Trader Joe’s: Trader Jacques’ A Dozen Macarons Variés

My daughters and I love macarons. From their crispy outer crusts to their soft and chewy centers, these French treats that look like little sandwich cookies come in a variety of flavors to satisfy almost any taste preference, and they are a delightful dessert.

Macarons can be challenging to make at home, though. They are composed of the outer shells and the filling, and friends who have attempted to make them have described the efforts they went to trying to bake the shells so they turn out just right: perfectly round and with a ruffled edge or “foot.”

So instead of making macarons myself, I buy them from grocery stores or bakeries.

Aldi occasionally sells macarons as a limited-time Aldi Find (Special Buy), and I like to buy a box or two to stash in my freezer. They’re a solid choice and reliably good whenever I buy them.

However, Aldi’s cousin, Trader Joe’s, carries assorted macarons in its freezer case year round.

Trader Joes Trader Jacques A Dozen Macarons Varies

At Trader Joe’s, you can buy a box of macarons with a variety of flavors (some of them more exotic), or you can play it safe with a box that contains just chocolate and vanilla macarons. The chocolate and vanilla ones are great, but this post deals specifically with the variety box.

Trader Joe’s Trader Jacques’ A Dozen Macarons Variés cost $4.99 at the time of publication for a 4.2-oz. box containing 12 assorted flavors of macarons. That comes out to about 42 cents per macaron.

They are a product of France, and the box has two macarons in each of the following flavors: fig, lemon, apricot, coconut, pistachio, and salted caramel.

They should be kept frozen, and when you are ready to eat them, defrost them for about 30 minutes before serving. Once thawed, they should be stored in the refrigerator and eaten within two days.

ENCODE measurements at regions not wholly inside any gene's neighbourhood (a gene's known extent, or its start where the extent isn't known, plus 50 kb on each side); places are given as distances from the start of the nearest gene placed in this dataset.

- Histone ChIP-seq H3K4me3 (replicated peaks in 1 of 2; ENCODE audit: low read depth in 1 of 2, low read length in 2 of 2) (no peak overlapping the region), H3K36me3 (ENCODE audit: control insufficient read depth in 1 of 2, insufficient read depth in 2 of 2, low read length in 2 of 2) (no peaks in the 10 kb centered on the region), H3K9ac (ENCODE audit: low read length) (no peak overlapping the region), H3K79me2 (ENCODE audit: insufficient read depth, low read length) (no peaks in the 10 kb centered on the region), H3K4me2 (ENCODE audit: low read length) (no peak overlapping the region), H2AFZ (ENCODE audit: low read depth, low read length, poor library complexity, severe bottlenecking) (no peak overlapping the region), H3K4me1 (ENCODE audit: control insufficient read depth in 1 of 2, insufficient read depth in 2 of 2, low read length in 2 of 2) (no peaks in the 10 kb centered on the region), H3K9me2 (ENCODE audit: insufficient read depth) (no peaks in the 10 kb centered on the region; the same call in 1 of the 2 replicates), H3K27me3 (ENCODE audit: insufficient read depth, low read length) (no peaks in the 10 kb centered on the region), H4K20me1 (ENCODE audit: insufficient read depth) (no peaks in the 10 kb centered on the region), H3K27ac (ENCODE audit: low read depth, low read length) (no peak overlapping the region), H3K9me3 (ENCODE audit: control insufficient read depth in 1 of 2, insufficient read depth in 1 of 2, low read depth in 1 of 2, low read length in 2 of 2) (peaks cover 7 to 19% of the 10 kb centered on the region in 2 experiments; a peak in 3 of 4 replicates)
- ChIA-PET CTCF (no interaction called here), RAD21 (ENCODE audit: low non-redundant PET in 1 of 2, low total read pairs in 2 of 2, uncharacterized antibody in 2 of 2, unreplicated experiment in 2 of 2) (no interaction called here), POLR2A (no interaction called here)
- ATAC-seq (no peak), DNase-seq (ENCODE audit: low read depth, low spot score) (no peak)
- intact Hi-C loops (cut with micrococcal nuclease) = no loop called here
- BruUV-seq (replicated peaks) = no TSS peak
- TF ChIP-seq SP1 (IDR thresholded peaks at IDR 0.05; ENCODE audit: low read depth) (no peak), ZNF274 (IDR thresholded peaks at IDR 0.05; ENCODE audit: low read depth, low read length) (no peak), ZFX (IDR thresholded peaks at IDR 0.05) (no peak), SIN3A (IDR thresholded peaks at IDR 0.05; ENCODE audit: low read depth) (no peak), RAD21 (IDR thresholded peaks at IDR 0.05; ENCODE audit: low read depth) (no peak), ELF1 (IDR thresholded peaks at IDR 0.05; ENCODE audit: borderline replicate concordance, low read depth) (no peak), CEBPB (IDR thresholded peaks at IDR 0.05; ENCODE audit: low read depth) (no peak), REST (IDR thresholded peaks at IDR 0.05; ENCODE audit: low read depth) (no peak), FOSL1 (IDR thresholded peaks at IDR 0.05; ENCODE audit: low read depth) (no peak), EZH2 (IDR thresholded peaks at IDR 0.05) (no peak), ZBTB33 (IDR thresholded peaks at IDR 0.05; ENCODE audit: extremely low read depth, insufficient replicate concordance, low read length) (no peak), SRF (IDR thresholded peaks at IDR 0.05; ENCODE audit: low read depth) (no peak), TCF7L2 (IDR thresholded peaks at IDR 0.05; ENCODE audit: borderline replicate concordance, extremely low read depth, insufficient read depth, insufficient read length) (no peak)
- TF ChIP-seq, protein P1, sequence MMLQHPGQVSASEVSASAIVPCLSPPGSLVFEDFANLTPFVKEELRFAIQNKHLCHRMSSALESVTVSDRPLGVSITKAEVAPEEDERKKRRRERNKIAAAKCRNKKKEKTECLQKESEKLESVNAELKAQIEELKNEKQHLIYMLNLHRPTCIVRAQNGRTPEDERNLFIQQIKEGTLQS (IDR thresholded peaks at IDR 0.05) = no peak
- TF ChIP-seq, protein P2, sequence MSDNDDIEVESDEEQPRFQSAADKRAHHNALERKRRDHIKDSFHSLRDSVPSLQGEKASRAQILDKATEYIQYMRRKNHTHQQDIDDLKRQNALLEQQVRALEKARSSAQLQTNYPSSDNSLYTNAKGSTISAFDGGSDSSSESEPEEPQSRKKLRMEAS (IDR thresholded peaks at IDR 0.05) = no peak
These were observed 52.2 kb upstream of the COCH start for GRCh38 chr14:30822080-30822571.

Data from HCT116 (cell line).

Sugar, almonds, and egg whites are the primary ingredients. Depending on the flavor, they also contain figs, coconut puree, apricot puree, lemon paste, caramel, or pistachio paste.

They also have a few more processed ingredients such as glucose syrup, carrageenan, soy lecithin, xanthan gum, and natural flavors.

If you’re watching out for allergens, these contain almond, pistachio, coconut, egg, milk, wheat, and soy. They may also contain traces of peanuts and other tree nuts.

Trader Joes Trader Jacques A Dozen Macarons Varies

Nutrition information and ingredients. Click to enlarge.)

One serving consists of three macarons, which will net you 110 calories, 4 grams of total fat (5% DV), 0.5 grams of saturated fat (3% DV), 10 mg of sodium (0% DV), 15 grams of total carbohydrates (5% DV), 15 grams of total sugars, and 13 grams of added sugars (26% DV).

As for how these macarons taste, they are fabulous. In fact, just the day before I tried these Trader Joe’s macarons, I bought some macarons from a local bakery at $3 a piece (they were large, but pricey). I liked the Trader Joe’s macarons far better than the local bakery macarons both in terms of texture and taste (and the TJ’s ones are less expensive than the ones at the bakery I visited).

Trader Joes Trader Jacques A Dozen Macarons Varies

A few macarons up close: coconut, fig, and pistachio. My family ate them so quickly I could’t get a picture of the other flavors.

The TJ’s macarons were full of distinct flavor, and I could definitely tell which flavor I was eating. The lemon flavor was a person favorite of mine, and my daughters named lemon, apricot, and pistachio as their favorites. There really isn’t a bad flavor in the box, unless you aren’t a fan of fig, which was my least favorite.

The Trader Joe’s macarons were spot on with texture as well. The shells were crisp on the outside and soft on the inside, and the middle with the filling was soft and chewy. Perfection!

The Verdict:

Trader Joe’s sells assorted macarons in fig, lemon, apricot, coconut, pistachio, and salted caramel flavors. These are real winners, imported from France and perfect in terms of flavor and classic macaron texture. Highly recommended.

About Rachael

Rachael is the Co-founder of Aldi Reviewer. When she isn't busy shopping at Aldi, she enjoys cooking, gardening, writing gothic romance, and collecting more houseplants than she probably should. You can learn more about her at

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